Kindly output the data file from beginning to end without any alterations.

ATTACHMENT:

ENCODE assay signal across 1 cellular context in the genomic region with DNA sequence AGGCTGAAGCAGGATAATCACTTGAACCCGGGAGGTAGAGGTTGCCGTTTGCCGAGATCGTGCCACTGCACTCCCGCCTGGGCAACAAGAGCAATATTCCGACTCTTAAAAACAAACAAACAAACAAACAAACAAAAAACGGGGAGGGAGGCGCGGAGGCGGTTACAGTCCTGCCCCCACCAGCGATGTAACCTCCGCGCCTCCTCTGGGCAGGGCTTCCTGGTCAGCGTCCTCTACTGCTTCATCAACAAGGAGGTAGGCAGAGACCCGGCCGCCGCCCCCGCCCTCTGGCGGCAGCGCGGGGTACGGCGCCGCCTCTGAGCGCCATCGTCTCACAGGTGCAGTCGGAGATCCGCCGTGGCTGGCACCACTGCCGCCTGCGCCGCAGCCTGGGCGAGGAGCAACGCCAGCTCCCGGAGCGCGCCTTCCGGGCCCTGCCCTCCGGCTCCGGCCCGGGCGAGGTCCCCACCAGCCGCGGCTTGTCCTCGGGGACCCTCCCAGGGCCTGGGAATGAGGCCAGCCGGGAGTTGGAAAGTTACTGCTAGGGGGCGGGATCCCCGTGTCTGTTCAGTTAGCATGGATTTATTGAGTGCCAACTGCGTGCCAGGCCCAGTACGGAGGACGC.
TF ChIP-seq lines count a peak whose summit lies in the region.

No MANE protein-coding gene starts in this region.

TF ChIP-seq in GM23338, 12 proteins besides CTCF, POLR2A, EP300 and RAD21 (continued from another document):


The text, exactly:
ENCODE assay signal across 1 cellular context in the genomic region with DNA sequence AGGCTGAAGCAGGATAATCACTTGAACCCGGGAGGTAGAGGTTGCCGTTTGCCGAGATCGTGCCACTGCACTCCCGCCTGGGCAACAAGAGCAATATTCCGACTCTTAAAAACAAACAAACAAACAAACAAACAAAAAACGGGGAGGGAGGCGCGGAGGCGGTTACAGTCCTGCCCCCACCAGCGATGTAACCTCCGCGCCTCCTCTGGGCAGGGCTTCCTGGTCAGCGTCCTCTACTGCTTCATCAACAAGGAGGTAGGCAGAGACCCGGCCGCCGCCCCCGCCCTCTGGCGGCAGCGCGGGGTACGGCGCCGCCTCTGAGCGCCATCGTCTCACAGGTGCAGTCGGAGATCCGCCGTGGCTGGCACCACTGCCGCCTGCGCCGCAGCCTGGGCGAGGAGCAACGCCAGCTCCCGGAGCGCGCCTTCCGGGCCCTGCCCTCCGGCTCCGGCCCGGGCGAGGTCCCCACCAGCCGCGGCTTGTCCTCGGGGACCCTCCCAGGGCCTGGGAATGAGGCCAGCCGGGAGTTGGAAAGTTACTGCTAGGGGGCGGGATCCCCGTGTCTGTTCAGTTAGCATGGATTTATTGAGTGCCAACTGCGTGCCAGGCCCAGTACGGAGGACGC.
TF ChIP-seq lines count a peak whose summit lies in the region.

No MANE protein-coding gene starts in this region.

TF ChIP-seq in GM23338, 12 proteins besides CTCF, POLR2A, EP300 and RAD21 (continued from another document):